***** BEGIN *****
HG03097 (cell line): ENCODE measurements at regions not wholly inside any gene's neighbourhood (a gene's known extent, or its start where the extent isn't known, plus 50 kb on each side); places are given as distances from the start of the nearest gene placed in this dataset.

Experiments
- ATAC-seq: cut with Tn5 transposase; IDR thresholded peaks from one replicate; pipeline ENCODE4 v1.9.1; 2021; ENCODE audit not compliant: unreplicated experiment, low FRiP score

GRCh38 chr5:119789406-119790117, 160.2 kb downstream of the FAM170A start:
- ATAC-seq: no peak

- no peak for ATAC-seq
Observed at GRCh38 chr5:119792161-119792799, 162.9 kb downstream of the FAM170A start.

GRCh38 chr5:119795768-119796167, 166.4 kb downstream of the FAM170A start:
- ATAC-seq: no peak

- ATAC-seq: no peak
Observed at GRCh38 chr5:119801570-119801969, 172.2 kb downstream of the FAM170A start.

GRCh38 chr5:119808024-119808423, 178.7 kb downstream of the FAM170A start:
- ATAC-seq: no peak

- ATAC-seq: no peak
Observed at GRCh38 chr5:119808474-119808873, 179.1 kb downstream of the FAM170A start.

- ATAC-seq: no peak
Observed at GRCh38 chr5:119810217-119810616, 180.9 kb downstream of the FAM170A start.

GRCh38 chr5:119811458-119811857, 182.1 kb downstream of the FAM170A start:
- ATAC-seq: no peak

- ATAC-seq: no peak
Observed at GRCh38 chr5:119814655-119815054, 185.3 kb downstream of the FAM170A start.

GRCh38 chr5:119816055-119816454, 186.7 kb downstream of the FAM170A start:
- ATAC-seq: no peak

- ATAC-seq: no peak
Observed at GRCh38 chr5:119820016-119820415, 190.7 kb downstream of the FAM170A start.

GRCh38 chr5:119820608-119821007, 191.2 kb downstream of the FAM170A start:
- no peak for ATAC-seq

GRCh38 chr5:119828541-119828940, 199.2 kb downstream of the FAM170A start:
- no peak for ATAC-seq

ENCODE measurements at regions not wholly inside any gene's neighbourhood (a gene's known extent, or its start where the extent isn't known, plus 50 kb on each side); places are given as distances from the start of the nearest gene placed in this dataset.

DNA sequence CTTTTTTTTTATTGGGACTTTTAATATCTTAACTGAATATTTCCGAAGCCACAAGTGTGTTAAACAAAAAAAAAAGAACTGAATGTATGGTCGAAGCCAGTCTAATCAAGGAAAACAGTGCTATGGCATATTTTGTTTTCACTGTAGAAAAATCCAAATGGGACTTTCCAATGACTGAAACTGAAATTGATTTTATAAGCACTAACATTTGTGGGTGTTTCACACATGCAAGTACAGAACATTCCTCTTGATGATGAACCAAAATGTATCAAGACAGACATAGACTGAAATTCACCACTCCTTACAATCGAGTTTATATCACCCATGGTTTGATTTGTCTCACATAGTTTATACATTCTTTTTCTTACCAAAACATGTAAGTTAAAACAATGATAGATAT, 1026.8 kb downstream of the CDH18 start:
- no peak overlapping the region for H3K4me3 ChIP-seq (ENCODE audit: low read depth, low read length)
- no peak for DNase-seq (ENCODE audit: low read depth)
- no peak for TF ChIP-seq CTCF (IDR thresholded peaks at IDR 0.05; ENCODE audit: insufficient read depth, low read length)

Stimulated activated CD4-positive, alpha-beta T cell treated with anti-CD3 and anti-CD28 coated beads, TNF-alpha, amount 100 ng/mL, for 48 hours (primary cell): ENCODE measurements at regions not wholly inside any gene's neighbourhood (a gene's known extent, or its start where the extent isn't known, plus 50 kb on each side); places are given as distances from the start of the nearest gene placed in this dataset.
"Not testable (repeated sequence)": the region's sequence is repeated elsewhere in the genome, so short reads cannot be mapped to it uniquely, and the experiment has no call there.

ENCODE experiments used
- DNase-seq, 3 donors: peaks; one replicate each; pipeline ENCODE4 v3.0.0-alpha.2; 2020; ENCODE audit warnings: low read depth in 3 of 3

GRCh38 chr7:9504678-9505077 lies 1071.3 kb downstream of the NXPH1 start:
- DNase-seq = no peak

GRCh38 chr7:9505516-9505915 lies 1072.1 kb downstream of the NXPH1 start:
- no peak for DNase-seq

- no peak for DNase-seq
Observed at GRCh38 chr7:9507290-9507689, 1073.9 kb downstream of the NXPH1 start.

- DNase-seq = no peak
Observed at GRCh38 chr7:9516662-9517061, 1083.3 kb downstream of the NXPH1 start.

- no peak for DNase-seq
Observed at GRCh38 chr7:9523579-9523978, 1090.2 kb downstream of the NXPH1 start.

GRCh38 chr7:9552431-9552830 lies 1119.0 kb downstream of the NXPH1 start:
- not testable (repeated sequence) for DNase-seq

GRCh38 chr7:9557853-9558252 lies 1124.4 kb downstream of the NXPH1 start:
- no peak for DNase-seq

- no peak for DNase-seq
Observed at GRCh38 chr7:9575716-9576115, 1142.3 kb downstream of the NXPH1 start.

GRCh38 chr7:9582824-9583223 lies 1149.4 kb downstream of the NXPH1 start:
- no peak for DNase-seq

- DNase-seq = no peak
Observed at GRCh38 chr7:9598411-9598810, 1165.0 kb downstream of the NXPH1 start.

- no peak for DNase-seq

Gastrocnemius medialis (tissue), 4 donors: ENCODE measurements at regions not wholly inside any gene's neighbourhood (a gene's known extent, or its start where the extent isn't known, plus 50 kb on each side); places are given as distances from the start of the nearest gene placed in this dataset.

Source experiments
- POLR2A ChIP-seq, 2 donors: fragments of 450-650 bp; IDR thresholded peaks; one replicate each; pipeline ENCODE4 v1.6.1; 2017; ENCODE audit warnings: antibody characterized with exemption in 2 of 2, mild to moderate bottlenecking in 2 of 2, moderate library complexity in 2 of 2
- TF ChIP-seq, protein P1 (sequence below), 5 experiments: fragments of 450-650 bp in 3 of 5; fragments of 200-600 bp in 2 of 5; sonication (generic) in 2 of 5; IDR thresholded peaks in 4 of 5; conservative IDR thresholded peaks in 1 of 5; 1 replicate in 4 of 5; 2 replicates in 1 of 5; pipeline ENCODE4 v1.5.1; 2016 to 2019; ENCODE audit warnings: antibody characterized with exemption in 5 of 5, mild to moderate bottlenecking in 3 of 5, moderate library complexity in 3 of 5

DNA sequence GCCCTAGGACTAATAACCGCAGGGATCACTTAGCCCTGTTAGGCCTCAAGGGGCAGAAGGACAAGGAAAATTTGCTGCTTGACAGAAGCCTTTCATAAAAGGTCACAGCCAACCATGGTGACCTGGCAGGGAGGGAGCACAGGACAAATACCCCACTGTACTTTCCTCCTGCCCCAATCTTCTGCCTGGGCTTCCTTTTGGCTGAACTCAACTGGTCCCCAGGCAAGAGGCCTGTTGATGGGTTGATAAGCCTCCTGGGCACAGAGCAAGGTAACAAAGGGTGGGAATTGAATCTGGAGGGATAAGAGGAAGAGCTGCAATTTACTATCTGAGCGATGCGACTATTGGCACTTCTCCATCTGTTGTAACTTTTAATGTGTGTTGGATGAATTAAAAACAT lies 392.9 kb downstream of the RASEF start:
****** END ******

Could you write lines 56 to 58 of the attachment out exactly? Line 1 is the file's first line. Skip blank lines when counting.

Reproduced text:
- no peak for DNase-seq

- DNase-seq = no peak
Observed at GRCh38 chr7:9598411-9598810, 1165.0 kb downstream of the NXPH1 start.